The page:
- Your skin and eyes are looking yellow, or you feel sick, have lost your
appetite or if your urine is light in colour (signs of liver disorders).
- You seem to be getting more, or worse, attacks of angina.
The side-effects listed below have also been reported.
More than 10% of people have experienced:
Headache, flushing and swollen fingers, ankles, feet or lower legs.
Up to 1 in 10 people have experienced:
Dizziness or light-headedness
Fast heart beat or palpitations
Stomach discomfort
Skin rash
Fatigue or tiredness
Passing more urine than usual.
Up to 1 in 100 people have experienced:
Low blood pressure
Weight gain.

Up to 1 in 10,000 people have experienced:
Slow heart beat
Low level of red blood cells (anaemia)
Anxiety, nervousness, depression
Feeling sleepy
Cough
Nausea, vomiting, loss of appetite
Swollen gums
Hepatitis or abnormal liver function tests
Decreased or altered skin sensitivity including pins and needles
Allergic skin reactions, itching, sweating, sensitivity to light
Back pain, muscle cramps, joint pain, pain in limbs
Inability to achieve or maintain an erection
Breast enlargement in men
Generally feeling unwell, weakness.
Some patients experienced chest pain, insomnia, dry mouth, constipation,
diarrhoea, lack of energy and fainting during treatment with Isradipine.
If any of the symptoms become troublesome, or if you notice anything
else not mentioned here, please go and see your doctor. He/she may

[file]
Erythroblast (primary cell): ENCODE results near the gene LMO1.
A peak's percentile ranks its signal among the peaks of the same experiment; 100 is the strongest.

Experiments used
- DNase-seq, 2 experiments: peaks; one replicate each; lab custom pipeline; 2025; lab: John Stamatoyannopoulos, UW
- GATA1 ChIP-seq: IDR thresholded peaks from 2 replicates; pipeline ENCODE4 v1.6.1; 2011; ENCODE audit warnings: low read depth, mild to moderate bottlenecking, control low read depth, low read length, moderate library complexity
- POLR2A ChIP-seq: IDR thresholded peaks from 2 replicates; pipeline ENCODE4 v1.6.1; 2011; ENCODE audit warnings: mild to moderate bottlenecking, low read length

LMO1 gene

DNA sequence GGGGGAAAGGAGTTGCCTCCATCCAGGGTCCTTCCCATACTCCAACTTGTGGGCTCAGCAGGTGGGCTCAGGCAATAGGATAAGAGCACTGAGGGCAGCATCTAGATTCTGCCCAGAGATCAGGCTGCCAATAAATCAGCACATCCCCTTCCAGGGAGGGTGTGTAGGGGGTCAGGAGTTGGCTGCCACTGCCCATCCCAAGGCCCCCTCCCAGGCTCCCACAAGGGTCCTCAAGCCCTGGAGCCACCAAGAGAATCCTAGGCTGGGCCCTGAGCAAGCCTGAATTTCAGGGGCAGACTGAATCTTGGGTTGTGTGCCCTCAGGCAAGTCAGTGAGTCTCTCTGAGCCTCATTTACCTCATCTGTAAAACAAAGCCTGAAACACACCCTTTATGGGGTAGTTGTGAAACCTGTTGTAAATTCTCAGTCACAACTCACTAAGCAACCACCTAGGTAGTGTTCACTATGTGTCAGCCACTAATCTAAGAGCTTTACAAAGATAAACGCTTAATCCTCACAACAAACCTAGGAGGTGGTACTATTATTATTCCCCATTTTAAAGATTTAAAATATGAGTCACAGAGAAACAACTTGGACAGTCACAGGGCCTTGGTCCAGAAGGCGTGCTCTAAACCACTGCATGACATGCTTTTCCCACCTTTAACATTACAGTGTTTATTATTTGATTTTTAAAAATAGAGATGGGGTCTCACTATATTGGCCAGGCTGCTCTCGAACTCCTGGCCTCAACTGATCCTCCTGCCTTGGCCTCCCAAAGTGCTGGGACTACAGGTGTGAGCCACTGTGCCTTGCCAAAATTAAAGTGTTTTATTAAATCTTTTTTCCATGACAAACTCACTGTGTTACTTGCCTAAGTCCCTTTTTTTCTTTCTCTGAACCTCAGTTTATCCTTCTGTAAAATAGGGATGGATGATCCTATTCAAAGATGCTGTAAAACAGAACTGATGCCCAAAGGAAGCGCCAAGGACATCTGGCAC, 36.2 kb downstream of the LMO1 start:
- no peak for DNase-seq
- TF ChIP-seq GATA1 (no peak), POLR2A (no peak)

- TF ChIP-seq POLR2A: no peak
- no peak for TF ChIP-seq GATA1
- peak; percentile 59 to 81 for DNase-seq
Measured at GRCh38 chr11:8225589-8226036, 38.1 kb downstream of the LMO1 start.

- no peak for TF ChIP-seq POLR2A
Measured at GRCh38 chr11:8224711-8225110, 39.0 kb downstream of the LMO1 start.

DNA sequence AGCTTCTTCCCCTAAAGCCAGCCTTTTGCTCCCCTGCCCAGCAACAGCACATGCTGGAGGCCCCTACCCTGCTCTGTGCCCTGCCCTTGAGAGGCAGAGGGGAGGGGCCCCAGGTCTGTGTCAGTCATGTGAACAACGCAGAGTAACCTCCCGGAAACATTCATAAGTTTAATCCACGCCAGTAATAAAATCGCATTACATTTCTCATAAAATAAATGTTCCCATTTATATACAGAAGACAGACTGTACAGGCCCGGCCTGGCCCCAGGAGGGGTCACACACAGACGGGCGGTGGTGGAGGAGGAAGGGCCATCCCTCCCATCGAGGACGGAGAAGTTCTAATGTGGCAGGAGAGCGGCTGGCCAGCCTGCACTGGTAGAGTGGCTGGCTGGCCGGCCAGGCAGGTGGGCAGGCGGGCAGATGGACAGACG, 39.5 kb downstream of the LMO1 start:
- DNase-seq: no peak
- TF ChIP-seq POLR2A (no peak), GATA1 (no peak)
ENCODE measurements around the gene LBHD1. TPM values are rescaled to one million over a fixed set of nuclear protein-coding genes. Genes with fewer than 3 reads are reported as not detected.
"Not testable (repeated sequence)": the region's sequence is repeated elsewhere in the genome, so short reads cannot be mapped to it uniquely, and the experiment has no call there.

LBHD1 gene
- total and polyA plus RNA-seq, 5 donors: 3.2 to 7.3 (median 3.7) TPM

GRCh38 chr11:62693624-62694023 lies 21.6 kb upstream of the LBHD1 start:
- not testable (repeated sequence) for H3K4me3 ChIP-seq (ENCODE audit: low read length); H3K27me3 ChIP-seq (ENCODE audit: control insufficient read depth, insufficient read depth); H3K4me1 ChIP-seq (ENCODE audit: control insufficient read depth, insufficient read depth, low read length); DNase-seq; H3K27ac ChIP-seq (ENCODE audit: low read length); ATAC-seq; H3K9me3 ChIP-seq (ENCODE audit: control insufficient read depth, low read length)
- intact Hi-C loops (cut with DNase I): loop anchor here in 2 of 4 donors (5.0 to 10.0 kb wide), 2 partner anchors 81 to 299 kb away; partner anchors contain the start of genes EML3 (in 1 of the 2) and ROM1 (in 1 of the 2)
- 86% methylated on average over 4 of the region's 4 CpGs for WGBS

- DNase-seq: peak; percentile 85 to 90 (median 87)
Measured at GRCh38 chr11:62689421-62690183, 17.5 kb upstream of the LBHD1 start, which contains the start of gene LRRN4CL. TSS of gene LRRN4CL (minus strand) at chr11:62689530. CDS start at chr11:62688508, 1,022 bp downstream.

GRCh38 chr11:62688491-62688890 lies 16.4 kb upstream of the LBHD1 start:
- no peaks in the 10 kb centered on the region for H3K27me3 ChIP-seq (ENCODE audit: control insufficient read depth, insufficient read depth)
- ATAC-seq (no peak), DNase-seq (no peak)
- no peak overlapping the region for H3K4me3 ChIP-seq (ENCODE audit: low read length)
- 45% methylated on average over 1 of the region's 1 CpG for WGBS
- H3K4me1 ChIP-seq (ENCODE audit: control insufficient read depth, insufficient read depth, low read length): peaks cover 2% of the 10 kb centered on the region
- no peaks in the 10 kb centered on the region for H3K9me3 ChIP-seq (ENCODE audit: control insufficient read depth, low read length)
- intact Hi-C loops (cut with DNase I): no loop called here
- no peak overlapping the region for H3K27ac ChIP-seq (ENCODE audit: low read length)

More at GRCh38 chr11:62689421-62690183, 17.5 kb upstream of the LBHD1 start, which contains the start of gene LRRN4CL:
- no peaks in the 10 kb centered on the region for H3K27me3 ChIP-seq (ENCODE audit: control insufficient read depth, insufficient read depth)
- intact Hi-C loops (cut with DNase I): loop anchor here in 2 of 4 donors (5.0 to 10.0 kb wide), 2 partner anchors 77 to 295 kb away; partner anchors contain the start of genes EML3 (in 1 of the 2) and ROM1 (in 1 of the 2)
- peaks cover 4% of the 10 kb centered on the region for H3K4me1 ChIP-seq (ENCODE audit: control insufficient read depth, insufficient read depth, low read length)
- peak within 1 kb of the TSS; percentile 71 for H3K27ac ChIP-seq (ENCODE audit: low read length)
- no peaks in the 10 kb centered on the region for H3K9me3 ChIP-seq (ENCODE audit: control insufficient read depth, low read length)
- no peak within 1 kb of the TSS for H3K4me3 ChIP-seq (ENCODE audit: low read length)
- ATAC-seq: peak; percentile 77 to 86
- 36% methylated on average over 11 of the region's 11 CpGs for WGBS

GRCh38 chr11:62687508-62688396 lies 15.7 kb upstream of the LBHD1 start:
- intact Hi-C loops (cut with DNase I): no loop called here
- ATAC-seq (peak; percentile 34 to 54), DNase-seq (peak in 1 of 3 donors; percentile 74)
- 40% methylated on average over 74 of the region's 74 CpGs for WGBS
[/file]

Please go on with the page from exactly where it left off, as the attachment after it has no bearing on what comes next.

want to give you a different medicine.
Reporting of side effects
If you get any side effects, talk to your doctor, pharmacist or nurse. This
includes any possible side effects not listed in this leaflet. You can also
report side effects directly via the Yellow Card Scheme at:
www.mhra.gov.uk/yellowcard.
By reporting side effects you can help provide more information on the
safety of this medicine.
5. HOW TO STORE ISRADIPINE
- Keep out of the sight and reach of children.
- Do not store above 30oC.
- Do not take the medicine after the expiry date which is printed on the
outside of the pack.
- If your doctor tells you to stop taking Isradipine, please take any unused
tablets back to your pharmacist to be destroyed. Only keep them if the
doctor tells you to.
- If the tablets become discoloured or show signs of any deterioration, you
should seek the advice of your pharmacist who will advise you what to
do.
- Do not throw them away with your normal household water or waste.
This will help to protect the environment.
6. FURTHER INFORMATION
Each tablet contains 2.5 mg isradipine as the active ingredient.
The tablet also contains the following inactive ingredients: sodium lauryl
sulphate, magnesium stearate, povidone, maize starch, lactose
monohydrate.
Isradipine tablets are round, yellow tablets marked H scoreline L on one
side and SANDOZ on the other.
Isradipine comes in pack of 56, 60 and 100 tablets.
PRODUCT LICENCE HOLDER AND MANUFACTURER
Isradipine is manufactured by Novartis Norge AS, Postboks 4284 Nydalen,
0401 Oslo Norway.
Procured from within the EU by Product Licence holder
Star Pharmaceuticals Ltd., 5 Sandridge Close, Harrow, Middlesex, HA1
1XD. Repackaged by Servipharm Ltd.
POM

PL 20636/2952

Leaflet revision and issue date (Ref) 20.01.17[2]

Expand Transcript

Source: Medicines and Healthcare Products Regulatory Agency

Disclaimer: Every effort has been made to ensure that the information provided here is accurate, up-to-date and complete, but no guarantee is made to that effect. Drug information contained herein may be time sensitive. This information has been compiled for use by healthcare practitioners and consumers in the United States. The absence of a warning for a given drug or combination thereof in no way should be construed to indicate that the drug or combination is safe, effective or appropriate for any given patient. If you have questions about the substances you are taking, check with your doctor, nurse or pharmacist.